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|2. Get the gem5 simulator with 'hg clone hg clone http://repo.gem5.org/gem5 -r d45a02bd5391 gem5' (note you have to use this release to get a working environment out of the box)||2. Get the gem5 simulator with 'hg clone http://repo.gem5.org/gem5 -r d45a02bd5391 gem5' (note you have to use this release to get a working environment out of the box)|
Running Barrelfish on Gem5
There is support for booting Barrelfish on the gem5 simulator.
This provides a platform for experimenting with OS/architecture co-design, and for experimenting with architectural support for aspects of Barrelfish (e.g., message passing). It is not intended as a general-purpose platform for experimenting with Barrelfish -- QEMU is typically much faster.
Running x86-64 Barrelfish on Gem5
The only configuration that has been exercised is full-system x86 using the simple CPU model. Other x86 configurations may work (e.g., in-order CPU, out-of-order CPU, depending on the underlying implementation of these CPU models in gem5). I have used configurations both with and without Ruby.
To get started with Barrelfish on gem5:
1. Build a gem5 tree with x86 simple CPU. I will assume this produces a binary m5.fast, and that this is added to the path.
2. Build an x86_64 Barrelfish tree as usual.
3. In the build directory, run "make m5_kernel". This will construct a single kernel image file that combines the actual kernel along with the modules and a rudimentary boot-loader. The output file is called "m5_kernel". The file "menu.lst.m5" configures which modules are included, and what the physical memory layout of the simulated machine will be. Re-run "make m5_kernel" after changing "menu.lst.m5".
4. In the build directory, run "make m5". This will invoke m5.fast, passing it the m5_kernel and a simple machine configuration taken from "m5script.py".
NB: steps 2--4 can be combined by just running "make m5". I've listed them separately here to help troubleshooting if problems emerge.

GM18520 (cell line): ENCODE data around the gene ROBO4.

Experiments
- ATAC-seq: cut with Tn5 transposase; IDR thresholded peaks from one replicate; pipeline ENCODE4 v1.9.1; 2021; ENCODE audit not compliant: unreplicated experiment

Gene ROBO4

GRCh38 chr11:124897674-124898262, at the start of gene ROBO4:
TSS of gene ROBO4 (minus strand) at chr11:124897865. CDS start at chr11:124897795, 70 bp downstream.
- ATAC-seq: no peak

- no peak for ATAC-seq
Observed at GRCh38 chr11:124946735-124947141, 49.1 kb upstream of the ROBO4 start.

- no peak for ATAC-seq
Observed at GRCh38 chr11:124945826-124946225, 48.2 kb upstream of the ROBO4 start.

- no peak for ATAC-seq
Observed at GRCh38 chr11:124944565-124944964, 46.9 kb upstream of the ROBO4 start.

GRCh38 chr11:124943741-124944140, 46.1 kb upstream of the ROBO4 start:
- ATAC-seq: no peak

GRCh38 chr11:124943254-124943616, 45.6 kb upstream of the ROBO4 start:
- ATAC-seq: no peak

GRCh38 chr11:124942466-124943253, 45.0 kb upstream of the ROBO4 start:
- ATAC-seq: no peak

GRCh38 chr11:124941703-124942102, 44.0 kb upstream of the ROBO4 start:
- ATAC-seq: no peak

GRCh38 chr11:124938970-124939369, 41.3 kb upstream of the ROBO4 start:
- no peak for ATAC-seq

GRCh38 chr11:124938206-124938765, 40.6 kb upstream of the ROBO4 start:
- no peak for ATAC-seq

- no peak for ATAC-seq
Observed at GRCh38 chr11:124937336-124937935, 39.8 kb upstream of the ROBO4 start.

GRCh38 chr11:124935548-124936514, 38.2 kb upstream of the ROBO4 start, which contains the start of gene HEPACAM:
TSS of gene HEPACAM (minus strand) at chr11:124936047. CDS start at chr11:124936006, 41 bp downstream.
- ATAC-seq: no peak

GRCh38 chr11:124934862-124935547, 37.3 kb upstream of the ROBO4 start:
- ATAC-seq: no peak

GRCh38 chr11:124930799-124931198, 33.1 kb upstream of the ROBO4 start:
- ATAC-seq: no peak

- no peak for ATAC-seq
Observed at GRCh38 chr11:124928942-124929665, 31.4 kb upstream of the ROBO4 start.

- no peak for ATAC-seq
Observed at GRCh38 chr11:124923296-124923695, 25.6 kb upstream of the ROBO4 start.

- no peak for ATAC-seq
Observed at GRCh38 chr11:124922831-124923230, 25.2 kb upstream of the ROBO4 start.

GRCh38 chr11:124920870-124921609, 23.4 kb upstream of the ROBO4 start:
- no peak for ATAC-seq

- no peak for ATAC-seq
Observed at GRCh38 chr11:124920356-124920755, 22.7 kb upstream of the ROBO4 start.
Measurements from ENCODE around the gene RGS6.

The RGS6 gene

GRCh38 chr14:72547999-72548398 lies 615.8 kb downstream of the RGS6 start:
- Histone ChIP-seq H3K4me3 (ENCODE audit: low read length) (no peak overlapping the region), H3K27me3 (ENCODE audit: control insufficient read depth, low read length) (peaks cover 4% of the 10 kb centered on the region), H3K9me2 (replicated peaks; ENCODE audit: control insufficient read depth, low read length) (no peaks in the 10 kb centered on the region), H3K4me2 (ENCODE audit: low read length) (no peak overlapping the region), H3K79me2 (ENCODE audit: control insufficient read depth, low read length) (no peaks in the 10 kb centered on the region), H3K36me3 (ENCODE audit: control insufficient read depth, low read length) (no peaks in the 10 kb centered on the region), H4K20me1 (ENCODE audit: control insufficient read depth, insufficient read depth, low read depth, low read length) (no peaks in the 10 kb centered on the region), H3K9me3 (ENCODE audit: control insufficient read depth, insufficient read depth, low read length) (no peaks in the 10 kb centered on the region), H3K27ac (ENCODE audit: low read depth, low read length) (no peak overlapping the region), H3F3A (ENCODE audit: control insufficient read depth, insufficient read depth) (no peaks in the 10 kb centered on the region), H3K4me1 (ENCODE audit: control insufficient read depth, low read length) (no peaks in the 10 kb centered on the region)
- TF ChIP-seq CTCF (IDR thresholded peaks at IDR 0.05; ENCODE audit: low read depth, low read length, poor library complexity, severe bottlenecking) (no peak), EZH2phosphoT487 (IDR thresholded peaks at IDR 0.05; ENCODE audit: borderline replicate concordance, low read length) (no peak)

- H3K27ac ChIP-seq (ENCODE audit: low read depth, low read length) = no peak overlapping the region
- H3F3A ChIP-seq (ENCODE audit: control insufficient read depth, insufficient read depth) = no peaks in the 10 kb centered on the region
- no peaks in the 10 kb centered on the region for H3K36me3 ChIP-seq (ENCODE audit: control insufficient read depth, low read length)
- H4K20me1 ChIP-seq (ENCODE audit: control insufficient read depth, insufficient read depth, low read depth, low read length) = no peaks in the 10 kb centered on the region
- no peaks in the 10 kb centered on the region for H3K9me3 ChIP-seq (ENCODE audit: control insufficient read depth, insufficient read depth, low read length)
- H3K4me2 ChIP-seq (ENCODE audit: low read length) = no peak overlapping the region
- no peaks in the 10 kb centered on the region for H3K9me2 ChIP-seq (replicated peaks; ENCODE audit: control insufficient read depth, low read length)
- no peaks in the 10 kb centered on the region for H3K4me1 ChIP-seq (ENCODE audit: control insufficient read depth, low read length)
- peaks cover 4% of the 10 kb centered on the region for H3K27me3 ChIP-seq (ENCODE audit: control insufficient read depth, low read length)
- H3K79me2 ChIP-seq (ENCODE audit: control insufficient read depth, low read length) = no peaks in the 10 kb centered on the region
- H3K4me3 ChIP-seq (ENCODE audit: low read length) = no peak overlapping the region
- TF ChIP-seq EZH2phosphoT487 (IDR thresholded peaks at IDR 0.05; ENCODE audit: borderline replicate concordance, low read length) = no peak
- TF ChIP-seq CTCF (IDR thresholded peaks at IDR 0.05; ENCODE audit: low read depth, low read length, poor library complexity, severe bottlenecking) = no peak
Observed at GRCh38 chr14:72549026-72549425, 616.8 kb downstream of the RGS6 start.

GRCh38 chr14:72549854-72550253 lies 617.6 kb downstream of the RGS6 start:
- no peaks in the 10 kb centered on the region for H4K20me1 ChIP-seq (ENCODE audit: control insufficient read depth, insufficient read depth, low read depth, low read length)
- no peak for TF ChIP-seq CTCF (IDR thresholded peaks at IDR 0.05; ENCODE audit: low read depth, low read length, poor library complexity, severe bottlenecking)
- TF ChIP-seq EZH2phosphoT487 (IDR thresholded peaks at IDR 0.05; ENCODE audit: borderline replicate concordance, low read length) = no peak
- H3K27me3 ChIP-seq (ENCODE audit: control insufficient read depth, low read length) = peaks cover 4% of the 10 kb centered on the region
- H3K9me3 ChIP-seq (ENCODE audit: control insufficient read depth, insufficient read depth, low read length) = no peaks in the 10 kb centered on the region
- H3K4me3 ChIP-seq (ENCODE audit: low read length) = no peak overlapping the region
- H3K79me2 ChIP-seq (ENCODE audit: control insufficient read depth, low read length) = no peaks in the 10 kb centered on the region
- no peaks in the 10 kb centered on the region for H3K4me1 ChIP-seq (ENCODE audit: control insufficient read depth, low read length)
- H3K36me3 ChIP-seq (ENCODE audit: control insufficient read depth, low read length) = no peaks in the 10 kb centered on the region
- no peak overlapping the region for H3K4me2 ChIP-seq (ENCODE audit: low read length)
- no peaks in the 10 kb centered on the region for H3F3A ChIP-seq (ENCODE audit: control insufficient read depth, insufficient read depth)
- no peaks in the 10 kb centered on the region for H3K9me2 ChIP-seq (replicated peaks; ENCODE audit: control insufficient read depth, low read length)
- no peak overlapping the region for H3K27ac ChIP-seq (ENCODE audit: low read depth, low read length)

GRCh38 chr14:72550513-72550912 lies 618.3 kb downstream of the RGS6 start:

In practice the file m5script.py (and m5.fast command line) will need to be tailored to the particular kind of system that you want to simulate. These examples are intended just to help with getting started.
Feel free to contact Tim Harris with any questions.
Running ARM Barrelfish on Gem5
Barrelfish for ARM on Gem5 supports up to 4 cores and caches. There are some issues with the O3 CPU model and multiple cores though. Below are instructions to set up gem5 and boot ARM Barrelfish on it.
Note: As of release2013-01-11, the patch described in step 3 is not needed anymore, and hence we are not bound to a specific version of gem5. At the time of this writting the latest known working version was 0fea324c832c.
1. Build Barrelfish for Arm on Gem5
- since release2012-10-03: use 'armv7' as a make target
- for earlier releases: use 'arm_gem5' instead
2. Get the gem5 simulator with 'hg clone http://repo.gem5.org/gem5 -r d45a02bd5391 gem5' (note you have to use this release to get a working environment out of the box)
3. Change to your gem5 directory and apply 'gem5_patches.patch', located in '/path/to/barrelfish/tools/arm_gem5' to the gem5 source code
4. Build gem5 with 'scons build/ARM/gem5.fast' and add the binary to the PATH NOTE: I had to use an older version of gcc, gcc 4.4 - 4.6 worked for me. If you have troubles, install gcc 4.4 and compile with 'CXX=g++-4.4 scons build/ARM/gem5.fast'
5. Run the simulation (do not forget to add the directory build/ARM from within the gem5 directory to the PATH):
- make arm_gem5
6. To get the output of Barrelfish you can use 'telnet localhost 3456'
NOTE 1: To change the system configuration, adjust 'tools/arm_gem5/gem5script.py' accordingly or change the command to start gem5 in 'symbolic_targets.mk'
NOTE 2: If you use --cpu-type=arm_detailed (use make arm_gem5_detailed), the simulation takes a long time (depending on your machine up to an hour just to boot Barrelfish)